real antenna position

real antenna pointing direction

pixel position on the ground

In the case of spaceborne SAR, due to the stability of the satellite, ideal (processed) and real (actual) antenna position are the same, while actual antenna pointing is defined by radar look angle (the antenna azimuth angle usually set to zero) and antenna depression angle.

In the case of airborne SAR, data must be focused considering an ideal flight path. Each pixel is then terrain geocoded by means of the usual range-Doppler equation referring to the ideal position. However, in radiometric terms, the pixel refers to the actual antenna position, i.e. to the location where the antenna effectively transmitted and received. For this reason, the mentioned angles must be determined taking into account the actual antenna position and pointing. In this way, antenna attitude (i.e. roll, pitch and yaw) variations, whose radiometric effects can result in some dB, are fully taken into account. Furthermore, since each pixel position on the ground is associated with the elevation, topographic effects are straightforward included in the radiometric calibration.

Single look complex data of the ASAR images are converted to the power images using the multi-looking technique. Multi-look processing refers to the division of the radar beam into several narrower sub-beams. Each sub-beam provides an independent look at the illuminated scene. Each of these looks will also be subject to speckle, but summing and averaging them together to form the final output image will reduce the amount of speckle. Multi-looking is done during data acquisition.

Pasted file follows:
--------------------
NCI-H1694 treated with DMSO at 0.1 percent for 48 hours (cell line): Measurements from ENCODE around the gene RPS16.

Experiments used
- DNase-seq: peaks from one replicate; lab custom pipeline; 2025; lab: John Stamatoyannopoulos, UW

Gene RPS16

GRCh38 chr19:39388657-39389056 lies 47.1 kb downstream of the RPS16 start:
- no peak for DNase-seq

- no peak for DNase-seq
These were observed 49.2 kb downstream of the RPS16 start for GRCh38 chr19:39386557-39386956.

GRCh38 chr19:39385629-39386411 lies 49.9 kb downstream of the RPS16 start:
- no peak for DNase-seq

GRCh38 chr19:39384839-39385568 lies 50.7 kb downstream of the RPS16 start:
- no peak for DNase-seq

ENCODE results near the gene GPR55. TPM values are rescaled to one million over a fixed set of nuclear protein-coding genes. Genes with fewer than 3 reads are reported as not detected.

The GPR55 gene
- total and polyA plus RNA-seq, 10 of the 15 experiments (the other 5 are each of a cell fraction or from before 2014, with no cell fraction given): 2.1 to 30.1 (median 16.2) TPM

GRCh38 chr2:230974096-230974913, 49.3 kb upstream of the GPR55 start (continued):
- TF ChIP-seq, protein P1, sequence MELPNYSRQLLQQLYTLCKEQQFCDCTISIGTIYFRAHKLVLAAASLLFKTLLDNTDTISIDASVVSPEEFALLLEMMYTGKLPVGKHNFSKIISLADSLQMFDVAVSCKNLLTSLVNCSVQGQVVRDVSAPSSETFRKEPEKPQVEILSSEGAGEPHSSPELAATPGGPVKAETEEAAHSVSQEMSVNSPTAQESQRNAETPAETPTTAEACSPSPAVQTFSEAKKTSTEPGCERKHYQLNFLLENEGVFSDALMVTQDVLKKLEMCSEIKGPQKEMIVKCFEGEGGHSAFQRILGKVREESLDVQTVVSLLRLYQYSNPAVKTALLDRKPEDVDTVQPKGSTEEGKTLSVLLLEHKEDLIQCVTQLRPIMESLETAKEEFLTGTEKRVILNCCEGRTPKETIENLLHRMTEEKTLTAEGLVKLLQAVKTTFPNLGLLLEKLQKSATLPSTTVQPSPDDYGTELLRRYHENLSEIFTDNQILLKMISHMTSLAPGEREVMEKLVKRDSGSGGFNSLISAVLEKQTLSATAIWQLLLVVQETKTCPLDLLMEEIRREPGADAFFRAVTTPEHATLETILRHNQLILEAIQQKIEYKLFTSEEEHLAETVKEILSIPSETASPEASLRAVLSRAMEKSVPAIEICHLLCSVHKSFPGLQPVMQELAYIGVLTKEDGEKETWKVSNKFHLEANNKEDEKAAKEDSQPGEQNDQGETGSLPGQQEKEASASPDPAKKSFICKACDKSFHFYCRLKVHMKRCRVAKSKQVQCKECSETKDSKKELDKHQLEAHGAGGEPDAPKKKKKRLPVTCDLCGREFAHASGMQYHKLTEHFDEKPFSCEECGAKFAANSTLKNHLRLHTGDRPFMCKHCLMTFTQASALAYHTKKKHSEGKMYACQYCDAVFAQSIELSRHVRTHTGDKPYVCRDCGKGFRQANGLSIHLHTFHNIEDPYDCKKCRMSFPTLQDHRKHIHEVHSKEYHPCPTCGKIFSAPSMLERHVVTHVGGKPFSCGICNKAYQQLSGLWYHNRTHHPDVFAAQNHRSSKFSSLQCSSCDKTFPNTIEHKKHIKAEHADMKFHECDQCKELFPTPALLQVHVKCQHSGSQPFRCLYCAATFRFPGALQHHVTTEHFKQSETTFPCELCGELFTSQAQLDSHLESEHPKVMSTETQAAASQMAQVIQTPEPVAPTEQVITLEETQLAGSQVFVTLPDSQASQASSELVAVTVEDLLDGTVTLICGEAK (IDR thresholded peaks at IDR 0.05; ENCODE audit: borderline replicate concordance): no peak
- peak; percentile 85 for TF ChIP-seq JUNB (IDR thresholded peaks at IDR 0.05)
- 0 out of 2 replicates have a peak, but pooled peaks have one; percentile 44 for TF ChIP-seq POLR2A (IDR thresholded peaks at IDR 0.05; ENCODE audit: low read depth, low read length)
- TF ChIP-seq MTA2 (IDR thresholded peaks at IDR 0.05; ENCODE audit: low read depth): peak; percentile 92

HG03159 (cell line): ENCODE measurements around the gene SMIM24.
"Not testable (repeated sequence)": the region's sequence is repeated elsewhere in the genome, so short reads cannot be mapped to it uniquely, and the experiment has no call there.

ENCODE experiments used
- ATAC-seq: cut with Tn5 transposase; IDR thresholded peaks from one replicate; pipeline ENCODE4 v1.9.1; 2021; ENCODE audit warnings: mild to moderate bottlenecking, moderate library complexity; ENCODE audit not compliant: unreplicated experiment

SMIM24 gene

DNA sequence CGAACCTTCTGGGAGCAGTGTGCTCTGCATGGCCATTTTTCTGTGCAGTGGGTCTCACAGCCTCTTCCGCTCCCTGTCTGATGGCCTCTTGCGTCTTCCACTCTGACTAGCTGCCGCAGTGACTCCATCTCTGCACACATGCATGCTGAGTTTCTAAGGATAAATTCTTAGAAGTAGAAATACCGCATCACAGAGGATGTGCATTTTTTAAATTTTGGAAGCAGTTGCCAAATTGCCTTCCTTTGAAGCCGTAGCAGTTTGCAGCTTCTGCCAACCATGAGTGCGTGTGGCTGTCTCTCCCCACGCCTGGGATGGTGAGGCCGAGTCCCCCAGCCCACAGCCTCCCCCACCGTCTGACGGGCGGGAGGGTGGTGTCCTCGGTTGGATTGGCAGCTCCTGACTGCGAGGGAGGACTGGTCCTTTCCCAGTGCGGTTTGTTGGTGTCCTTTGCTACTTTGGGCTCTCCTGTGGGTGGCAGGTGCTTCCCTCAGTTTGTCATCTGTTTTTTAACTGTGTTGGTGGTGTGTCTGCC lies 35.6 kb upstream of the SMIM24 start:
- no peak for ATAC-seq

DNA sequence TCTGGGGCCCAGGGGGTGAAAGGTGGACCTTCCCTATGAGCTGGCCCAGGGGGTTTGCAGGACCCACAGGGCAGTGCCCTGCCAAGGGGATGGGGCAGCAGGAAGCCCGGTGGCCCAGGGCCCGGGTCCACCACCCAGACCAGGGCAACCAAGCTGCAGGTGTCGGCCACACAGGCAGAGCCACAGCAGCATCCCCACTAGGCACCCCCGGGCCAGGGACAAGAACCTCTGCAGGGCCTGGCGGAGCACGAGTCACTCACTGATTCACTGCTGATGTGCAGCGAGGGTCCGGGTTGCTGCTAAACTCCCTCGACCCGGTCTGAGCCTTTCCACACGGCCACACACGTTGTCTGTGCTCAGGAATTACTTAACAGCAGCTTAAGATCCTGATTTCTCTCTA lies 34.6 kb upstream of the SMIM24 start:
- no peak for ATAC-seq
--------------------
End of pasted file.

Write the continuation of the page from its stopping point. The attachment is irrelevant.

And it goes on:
RELIEF CORRECTION: The radar platform was moving from the bottom to the top of the image and was looking towards the left side; the radar incidence angle varies from 24-71 from the right to the left of the image. The SRTM DEM which was resampled to 25 m enables compensation for the relief effect of the co-registered SAR data. Slope angles in range direction were computed from the DEM.

All images in the dataset were re-projected to a common UTM Zone 43 / WGS84 coordinate system, orthorectified, and co-registered.


A multi-look image was generated from an SLC image by averaging the power (square of absolute value of the complex image) across a number of lines in both the azimuth and range directions. The output image has reduced spatial resolution, but the typical SAR image speckle noise is also reduced. The multi-look intensity image is created with number of looks in azimuth and range. The number of looks changes from sensor to sensor and depends on different pixel sampling and/or in different incidence angles For ASAR it is 7 azimuth looks and 2 range looks. The multi-looking factors have to be changed accordingly. The number of looks was chosen in order to obtain a sampling of the multi look image which gives almost square pixels (similar ground range and azimuth pixel size).